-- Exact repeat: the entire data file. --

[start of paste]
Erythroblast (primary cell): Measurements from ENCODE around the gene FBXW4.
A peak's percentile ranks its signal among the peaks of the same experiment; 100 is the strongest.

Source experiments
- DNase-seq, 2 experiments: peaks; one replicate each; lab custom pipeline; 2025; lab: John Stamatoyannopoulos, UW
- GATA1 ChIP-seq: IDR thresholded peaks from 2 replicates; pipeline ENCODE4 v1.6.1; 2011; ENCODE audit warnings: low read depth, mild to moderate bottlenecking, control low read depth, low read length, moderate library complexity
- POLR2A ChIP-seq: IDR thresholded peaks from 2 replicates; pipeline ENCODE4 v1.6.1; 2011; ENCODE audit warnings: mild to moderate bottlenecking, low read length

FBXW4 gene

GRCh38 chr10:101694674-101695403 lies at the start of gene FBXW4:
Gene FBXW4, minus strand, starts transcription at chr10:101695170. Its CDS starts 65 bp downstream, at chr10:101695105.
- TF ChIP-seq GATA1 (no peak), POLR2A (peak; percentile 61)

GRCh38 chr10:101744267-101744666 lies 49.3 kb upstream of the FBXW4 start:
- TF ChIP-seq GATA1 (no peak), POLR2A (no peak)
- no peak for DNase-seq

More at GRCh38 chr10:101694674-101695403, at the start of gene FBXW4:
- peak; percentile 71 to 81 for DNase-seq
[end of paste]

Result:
Erythroblast (primary cell): Measurements from ENCODE around the gene FBXW4.
A peak's percentile ranks its signal among the peaks of the same experiment; 100 is the strongest.

Source experiments
- DNase-seq, 2 experiments: peaks; one replicate each; lab custom pipeline; 2025; lab: John Stamatoyannopoulos, UW
- GATA1 ChIP-seq: IDR thresholded peaks from 2 replicates; pipeline ENCODE4 v1.6.1; 2011; ENCODE audit warnings: low read depth, mild to moderate bottlenecking, control low read depth, low read length, moderate library complexity
- POLR2A ChIP-seq: IDR thresholded peaks from 2 replicates; pipeline ENCODE4 v1.6.1; 2011; ENCODE audit warnings: mild to moderate bottlenecking, low read length

FBXW4 gene

GRCh38 chr10:101694674-101695403 lies at the start of gene FBXW4:
Gene FBXW4, minus strand, starts transcription at chr10:101695170. Its CDS starts 65 bp downstream, at chr10:101695105.
- TF ChIP-seq GATA1 (no peak), POLR2A (peak; percentile 61)

GRCh38 chr10:101744267-101744666 lies 49.3 kb upstream of the FBXW4 start:
- TF ChIP-seq GATA1 (no peak), POLR2A (no peak)
- no peak for DNase-seq

More at GRCh38 chr10:101694674-101695403, at the start of gene FBXW4:
- peak; percentile 71 to 81 for DNase-seq